Article

How does deep brain stimulation work? Present understanding and future questions

Emory University, Atlanta, Georgia, United States
Journal of Clinical Neurophysiology (Impact Factor: 1.6). 01/2004; 21(1):40-50. DOI: 10.1097/00004691-200401000-00006
Source: PubMed

ABSTRACT High-frequency deep brain stimulation (DBS) of the thalamus or basal ganglia represents an effective clinical technique for the treatment of several medically refractory movement disorders (e.g., Parkinson's disease, essential tremor, and dystonia). In addition, new clinical applications of DBS for other neurologic and psychiatric disorders (e.g., epilepsy and obsessive-compulsive disorder) have been vaulted forward. Although DBS has been effective in the treatment of movement disorders and is rapidly being explored for the treatment of other neurologic disorders, the scientific understanding of its mechanisms of action remains unclear and continues to be debated in the scientific community. Optimization of DBS technology for present and future therapeutic applications will depend on identification of the therapeutic mechanism(s) of action. The goal of this review is to address the present knowledge of the effects of high frequency stimulation within the central nervous system and comment on the functional implications of this knowledge for uncovering the mechanism(s) of DBS. Four general hypotheses have been developed to explain the mechanism(s) of DBS: depolarization blockade, synaptic inhibition, synaptic depression, and stimulation-induced modulation of pathologic network activity. Using the results from microdialysis, neural recording, functional imaging, and neural modeling experiments, the authors address the main hypotheses and attempt to reconcile what have been considered conflicting results from different research modalities.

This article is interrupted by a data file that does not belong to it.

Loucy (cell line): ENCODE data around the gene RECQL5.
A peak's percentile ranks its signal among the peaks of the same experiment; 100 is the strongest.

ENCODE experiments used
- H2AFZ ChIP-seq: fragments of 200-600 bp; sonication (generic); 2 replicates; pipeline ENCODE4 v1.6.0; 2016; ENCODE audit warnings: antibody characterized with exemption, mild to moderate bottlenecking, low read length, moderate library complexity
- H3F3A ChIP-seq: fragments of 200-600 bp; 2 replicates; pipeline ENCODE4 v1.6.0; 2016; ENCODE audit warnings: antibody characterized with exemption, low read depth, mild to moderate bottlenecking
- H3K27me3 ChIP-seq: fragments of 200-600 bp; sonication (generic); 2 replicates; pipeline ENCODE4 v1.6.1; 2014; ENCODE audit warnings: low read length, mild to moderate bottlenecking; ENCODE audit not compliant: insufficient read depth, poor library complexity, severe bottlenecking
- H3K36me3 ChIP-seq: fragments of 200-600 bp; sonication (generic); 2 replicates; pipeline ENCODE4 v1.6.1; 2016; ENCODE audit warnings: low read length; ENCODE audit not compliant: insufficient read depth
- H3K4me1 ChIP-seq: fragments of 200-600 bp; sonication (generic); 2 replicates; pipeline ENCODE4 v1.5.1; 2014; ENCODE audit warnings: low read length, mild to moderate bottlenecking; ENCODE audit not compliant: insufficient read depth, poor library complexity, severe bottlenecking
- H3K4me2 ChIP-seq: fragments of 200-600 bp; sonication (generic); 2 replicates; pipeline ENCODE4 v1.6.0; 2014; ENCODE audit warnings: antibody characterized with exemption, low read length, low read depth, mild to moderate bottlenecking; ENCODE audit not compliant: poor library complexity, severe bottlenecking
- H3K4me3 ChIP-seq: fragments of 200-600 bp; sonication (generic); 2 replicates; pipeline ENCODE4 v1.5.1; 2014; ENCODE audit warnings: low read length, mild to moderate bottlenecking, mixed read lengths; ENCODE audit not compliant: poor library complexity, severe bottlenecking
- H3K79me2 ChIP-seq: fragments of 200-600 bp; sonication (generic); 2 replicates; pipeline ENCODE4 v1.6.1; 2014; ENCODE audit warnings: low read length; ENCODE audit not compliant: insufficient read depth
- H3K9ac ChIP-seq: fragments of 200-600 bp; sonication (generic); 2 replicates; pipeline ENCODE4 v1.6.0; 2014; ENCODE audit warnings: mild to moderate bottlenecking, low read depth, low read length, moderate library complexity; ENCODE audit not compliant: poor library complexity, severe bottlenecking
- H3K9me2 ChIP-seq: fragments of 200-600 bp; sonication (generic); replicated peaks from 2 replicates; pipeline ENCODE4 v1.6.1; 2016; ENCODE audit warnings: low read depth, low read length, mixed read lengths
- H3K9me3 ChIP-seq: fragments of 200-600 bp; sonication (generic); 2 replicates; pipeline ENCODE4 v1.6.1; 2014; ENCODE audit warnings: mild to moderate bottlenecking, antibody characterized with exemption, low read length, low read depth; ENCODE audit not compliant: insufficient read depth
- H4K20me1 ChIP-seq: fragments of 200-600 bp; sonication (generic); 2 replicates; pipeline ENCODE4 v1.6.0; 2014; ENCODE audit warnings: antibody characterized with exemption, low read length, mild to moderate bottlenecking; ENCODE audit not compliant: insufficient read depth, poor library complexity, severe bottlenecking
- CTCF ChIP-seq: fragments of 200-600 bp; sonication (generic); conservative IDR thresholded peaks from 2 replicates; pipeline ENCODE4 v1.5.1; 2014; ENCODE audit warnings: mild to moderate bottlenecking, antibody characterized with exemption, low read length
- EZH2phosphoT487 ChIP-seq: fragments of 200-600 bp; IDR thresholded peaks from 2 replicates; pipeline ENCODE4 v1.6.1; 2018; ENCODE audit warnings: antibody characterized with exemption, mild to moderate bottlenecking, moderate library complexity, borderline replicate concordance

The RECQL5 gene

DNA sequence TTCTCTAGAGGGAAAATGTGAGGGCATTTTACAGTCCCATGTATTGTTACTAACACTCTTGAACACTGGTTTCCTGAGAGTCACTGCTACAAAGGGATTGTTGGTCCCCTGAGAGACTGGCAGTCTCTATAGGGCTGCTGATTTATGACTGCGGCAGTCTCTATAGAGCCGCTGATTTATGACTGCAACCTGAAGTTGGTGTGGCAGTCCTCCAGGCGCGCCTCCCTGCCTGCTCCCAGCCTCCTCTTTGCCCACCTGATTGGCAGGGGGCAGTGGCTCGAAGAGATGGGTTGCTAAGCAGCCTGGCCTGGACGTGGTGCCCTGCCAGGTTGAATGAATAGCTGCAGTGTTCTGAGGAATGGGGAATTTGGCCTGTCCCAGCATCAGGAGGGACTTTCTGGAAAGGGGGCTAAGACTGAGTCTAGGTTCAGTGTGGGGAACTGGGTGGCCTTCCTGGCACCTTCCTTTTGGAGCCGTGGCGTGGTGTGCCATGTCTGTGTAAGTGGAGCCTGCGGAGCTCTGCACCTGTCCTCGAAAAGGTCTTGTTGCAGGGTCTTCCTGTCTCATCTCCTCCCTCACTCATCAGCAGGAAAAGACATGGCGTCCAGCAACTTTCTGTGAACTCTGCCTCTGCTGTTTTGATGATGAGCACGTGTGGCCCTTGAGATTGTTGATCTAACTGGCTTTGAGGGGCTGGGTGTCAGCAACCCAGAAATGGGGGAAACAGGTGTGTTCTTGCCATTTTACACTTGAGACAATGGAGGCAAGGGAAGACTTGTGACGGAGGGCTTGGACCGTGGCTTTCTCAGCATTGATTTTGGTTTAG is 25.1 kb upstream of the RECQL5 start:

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    • "Without considering this nonlinear relationship, large deviations between the device-evoked responses and the desired responses are expected. In practice, such deviations can be mitigated by tuning the stimulation parameters (Lauer et al., 2000; O'Suilleabhain et al., 2003; McIntyre et al., 2004; Tellez-Zenteno et al., 2006; Rupp and Gerner, 2007; Albert et al., 2009; McLachlan et al., 2010). This optimization procedure is typically performed manually and empirically, e.g., assuming a static and linear relation between the stimulation pattern and the desired responses, and then searching for the optimal ratio between the stimulation intensity and the outcome responses via a trial-and-error procedure. "
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    Frontiers in Neural Circuits 02/2013; 7:20. DOI:10.3389/fncir.2013.00020 · 2.95 Impact Factor
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    • "These apparently contrasting effects can be reconciled by the observation that DBS is capable of inhibiting the spontaneous firing of STN and simultaneously generate a new pattern of activity (Garcia et al., 2003). This is consistent with the observation that DBS does not have the same impact on the neuronal soma and axon, suggesting that STN DBS could uncouple somatic and axonal activity (Holsheimer et al., 2000; McIntyre et al., 2004). Nevertheless, these observations regarding the effects of high-frequency DBS on neuronal activity (Garcia et al., 2005; Hammond et al., 2008) have failed to provide a satisfactory explanation for the paradoxical effects of DBS on motor function highlighted over a decade ago (Marsden and Obeso, 1994). "
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    Frontiers in Integrative Neuroscience 07/2012; 6:47. DOI:10.3389/fnint.2012.00047
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    • "In the last two decades, DBS has developed into an effective clinical approach to alleviate PD symptoms in certain patients. Yet, in spite of the phenomenal success of DBS in PD and several other neurological disorders (Benabid, 2003; Kringelbach et al., 2007), the biophysical and neuronal mechanisms underlying DBS functioning are still only poorly understood (Benabid, 2003; McIntyre et al., 2004; Kringelbach et al., 2007; Nambu, 2008). Also, it is well established that, while periodic high-frequency stimulation (HFS) of the STN is efficient for the treatment of PD symptoms, periodic low-frequency stimulation (LFS) may even aggravate motor impairment (Eusebio et al., 2008). "
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